What is Technical Debt?
Technical debt (sometimes called design debt, tech debt, or code debt) is a concept from software programming. Coders will sometimes – often? – choose a simpler solution or a “cheat” design that takes less immediate work but causes more work in the long term to either fix or re-design to accommodate more complexity. This is called technical debt.
Technical debt in coding must always be paid eventually. As with monetary debt, it gains interest the longer it is outstanding – the longer the code remains in its initial iteration and is copied far and wide, the greater time and effort it takes to eventually fix it outright. A classic example of this is the Y2K scare. Computer codes written in the 1960s and for decades after used 2 digits to represent the year in any part of the code that needed a date, even though with only 2 digits the year 2000 and the year 1900 are both represented as 00. Awkward! Millions of lines of code had to be updated to overcome this problem in time for the year 2000. Happily, this correction to codes was largely done proactively, so the anticipated wide scale computer melt-down fizzled, but the problem did keep programmers and consultants employed. The Washington Post estimated the total cost to re-code for Y2K at around $100 Billion.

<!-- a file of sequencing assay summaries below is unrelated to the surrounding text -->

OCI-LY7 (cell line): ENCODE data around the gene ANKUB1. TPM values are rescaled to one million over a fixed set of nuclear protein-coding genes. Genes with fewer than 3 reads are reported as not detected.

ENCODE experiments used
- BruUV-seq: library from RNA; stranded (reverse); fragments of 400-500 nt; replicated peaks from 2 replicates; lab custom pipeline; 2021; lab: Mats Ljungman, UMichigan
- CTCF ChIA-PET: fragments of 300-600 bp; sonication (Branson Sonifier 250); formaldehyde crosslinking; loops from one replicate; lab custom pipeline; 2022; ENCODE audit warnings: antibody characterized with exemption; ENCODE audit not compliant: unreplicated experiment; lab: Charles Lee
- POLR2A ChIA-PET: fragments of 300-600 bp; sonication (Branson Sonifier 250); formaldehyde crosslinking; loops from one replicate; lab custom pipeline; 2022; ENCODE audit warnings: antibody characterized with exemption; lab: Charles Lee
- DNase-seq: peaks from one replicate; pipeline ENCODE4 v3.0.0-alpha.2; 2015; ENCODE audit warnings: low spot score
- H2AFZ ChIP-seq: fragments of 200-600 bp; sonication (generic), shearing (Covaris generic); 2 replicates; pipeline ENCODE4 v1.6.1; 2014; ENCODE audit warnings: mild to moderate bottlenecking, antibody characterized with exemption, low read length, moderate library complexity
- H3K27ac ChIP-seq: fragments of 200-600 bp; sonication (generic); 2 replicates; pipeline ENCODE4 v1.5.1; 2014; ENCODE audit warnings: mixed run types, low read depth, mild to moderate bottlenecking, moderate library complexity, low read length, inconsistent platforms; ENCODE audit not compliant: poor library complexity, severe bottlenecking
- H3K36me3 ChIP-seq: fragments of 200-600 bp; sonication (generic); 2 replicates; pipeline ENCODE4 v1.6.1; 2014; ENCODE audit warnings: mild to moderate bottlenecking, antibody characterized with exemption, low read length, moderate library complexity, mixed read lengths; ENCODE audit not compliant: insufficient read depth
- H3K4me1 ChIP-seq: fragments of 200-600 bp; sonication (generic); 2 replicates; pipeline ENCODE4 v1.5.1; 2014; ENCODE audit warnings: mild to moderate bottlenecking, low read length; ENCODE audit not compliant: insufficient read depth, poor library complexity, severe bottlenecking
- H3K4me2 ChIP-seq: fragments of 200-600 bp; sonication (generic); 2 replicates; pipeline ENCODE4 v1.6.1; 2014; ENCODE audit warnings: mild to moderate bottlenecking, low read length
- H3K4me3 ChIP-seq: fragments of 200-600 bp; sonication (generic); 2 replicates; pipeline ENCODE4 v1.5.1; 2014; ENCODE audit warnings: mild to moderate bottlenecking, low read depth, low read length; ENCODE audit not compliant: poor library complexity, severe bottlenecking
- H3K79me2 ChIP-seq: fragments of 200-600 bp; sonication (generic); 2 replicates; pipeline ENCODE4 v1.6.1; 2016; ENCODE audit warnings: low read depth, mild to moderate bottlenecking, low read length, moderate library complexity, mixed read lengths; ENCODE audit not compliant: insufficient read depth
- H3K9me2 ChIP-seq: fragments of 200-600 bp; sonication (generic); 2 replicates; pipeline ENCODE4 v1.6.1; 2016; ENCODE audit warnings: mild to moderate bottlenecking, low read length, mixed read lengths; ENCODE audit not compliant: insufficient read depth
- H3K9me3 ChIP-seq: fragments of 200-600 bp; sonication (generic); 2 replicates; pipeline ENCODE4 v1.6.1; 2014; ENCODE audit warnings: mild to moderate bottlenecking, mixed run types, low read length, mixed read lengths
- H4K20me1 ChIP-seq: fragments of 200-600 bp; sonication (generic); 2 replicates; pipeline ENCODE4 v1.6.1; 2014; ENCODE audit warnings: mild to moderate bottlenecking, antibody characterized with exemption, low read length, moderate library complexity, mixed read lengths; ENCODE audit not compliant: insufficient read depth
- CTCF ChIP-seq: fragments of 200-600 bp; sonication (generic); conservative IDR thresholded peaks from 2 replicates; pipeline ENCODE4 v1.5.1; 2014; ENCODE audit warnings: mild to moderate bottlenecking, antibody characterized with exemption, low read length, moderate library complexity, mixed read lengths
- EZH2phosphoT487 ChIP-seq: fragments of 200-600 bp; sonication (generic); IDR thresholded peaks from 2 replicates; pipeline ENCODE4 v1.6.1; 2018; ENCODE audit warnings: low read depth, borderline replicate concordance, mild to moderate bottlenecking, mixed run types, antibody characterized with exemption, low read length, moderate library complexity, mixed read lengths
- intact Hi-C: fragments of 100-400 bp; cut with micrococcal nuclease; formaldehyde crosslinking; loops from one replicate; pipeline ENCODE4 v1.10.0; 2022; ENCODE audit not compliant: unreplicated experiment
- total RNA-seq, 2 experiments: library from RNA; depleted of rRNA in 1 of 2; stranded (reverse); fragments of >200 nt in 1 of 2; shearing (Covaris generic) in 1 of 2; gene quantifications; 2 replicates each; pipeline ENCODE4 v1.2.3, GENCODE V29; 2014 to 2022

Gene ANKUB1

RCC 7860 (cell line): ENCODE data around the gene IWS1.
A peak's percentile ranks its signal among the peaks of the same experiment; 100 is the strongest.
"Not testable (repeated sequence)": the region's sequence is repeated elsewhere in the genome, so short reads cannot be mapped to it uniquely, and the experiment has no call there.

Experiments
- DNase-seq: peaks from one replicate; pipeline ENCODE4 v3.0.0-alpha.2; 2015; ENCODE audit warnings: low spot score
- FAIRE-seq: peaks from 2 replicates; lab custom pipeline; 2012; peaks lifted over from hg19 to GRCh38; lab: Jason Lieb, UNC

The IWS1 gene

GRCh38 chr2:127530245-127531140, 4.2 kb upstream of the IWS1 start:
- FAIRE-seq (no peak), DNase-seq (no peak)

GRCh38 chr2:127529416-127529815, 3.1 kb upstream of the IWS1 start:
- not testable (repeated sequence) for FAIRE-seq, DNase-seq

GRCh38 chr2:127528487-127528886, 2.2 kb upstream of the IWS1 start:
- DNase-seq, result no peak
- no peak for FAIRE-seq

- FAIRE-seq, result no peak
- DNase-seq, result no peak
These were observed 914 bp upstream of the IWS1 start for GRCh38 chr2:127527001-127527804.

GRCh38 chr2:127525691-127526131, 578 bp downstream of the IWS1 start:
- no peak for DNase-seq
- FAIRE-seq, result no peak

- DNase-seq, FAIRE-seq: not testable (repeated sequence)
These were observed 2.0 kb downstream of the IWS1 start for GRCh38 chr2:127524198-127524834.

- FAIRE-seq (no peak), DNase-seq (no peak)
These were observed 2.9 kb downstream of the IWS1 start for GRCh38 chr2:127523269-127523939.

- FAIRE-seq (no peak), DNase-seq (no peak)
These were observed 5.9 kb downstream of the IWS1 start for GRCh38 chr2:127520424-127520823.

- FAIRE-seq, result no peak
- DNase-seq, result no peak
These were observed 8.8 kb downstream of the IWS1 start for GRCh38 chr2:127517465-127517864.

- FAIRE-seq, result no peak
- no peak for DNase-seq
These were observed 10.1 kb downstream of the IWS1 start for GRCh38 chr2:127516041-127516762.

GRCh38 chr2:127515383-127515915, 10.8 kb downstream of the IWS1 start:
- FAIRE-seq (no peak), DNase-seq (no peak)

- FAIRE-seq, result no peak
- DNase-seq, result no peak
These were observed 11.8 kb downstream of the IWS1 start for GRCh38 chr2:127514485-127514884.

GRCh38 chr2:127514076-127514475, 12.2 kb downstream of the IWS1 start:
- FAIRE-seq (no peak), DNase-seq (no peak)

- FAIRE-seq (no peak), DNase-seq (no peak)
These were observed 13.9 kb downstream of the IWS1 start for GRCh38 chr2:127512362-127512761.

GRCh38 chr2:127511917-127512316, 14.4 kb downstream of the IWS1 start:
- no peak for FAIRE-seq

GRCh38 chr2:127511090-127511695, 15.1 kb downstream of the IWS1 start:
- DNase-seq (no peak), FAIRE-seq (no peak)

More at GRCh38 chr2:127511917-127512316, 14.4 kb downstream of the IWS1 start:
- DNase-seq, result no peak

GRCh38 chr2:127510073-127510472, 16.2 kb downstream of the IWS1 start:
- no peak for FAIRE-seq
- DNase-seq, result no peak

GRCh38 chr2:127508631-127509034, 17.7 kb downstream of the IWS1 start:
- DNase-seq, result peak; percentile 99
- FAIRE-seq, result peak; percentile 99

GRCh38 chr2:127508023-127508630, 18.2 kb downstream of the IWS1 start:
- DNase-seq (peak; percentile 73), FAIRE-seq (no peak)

What is Technical Debt and Nonprofit IT?
At Community IT we sometimes talk about a client organization being in “technical debt” by which we mean the organization has not been making sufficient or appropriate investments in their technology over time, and are now looking at substantial spending just to get back to a working IT baseline.
Technical debt at nonprofits can be caused by a number of factors.
Most commonly, nonprofit organizations in technical debt have simply been too frugal for their own good. The old expression is “penny-wise and pound-foolish.” Buying cheaper consumer-grade laptops with insufficient specifications is an example of a short term solution that costs more money in the long term. Learn to invest in enterprise ready laptops with appropriate specifications to your business needs.